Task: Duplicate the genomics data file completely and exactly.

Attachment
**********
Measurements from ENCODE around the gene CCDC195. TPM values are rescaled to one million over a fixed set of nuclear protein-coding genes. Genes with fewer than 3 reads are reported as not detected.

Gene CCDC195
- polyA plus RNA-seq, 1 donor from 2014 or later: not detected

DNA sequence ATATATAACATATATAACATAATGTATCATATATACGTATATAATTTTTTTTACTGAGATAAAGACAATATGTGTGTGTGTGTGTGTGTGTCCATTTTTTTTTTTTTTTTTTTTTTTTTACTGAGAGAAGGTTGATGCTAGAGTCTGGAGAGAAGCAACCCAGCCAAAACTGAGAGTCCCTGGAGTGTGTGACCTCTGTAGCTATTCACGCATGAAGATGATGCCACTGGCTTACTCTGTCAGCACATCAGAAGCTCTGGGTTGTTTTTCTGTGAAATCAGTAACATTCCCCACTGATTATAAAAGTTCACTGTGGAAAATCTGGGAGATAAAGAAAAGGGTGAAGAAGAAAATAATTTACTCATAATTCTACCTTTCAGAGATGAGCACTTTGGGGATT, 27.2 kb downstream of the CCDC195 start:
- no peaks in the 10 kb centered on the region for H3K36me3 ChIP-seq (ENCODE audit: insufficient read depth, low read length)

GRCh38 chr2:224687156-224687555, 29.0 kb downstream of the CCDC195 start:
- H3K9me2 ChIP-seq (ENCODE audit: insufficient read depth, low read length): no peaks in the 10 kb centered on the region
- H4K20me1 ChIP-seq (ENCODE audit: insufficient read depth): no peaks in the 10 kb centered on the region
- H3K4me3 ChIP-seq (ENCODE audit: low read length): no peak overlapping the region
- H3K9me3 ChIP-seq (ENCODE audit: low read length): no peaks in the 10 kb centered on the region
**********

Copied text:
Measurements from ENCODE around the gene CCDC195. TPM values are rescaled to one million over a fixed set of nuclear protein-coding genes. Genes with fewer than 3 reads are reported as not detected.

Gene CCDC195
- polyA plus RNA-seq, 1 donor from 2014 or later: not detected

DNA sequence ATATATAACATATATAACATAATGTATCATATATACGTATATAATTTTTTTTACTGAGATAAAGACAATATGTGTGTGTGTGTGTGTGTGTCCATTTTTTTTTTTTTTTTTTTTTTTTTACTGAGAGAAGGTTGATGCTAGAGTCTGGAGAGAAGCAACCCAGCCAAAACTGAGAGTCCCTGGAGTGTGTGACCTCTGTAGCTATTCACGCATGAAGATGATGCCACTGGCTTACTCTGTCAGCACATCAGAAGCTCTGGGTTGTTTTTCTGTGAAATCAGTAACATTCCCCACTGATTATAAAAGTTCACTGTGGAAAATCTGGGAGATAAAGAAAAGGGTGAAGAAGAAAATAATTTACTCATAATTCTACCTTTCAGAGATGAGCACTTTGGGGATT, 27.2 kb downstream of the CCDC195 start:
- no peaks in the 10 kb centered on the region for H3K36me3 ChIP-seq (ENCODE audit: insufficient read depth, low read length)

GRCh38 chr2:224687156-224687555, 29.0 kb downstream of the CCDC195 start:
- H3K9me2 ChIP-seq (ENCODE audit: insufficient read depth, low read length): no peaks in the 10 kb centered on the region
- H4K20me1 ChIP-seq (ENCODE audit: insufficient read depth): no peaks in the 10 kb centered on the region
- H3K4me3 ChIP-seq (ENCODE audit: low read length): no peak overlapping the region
- H3K9me3 ChIP-seq (ENCODE audit: low read length): no peaks in the 10 kb centered on the region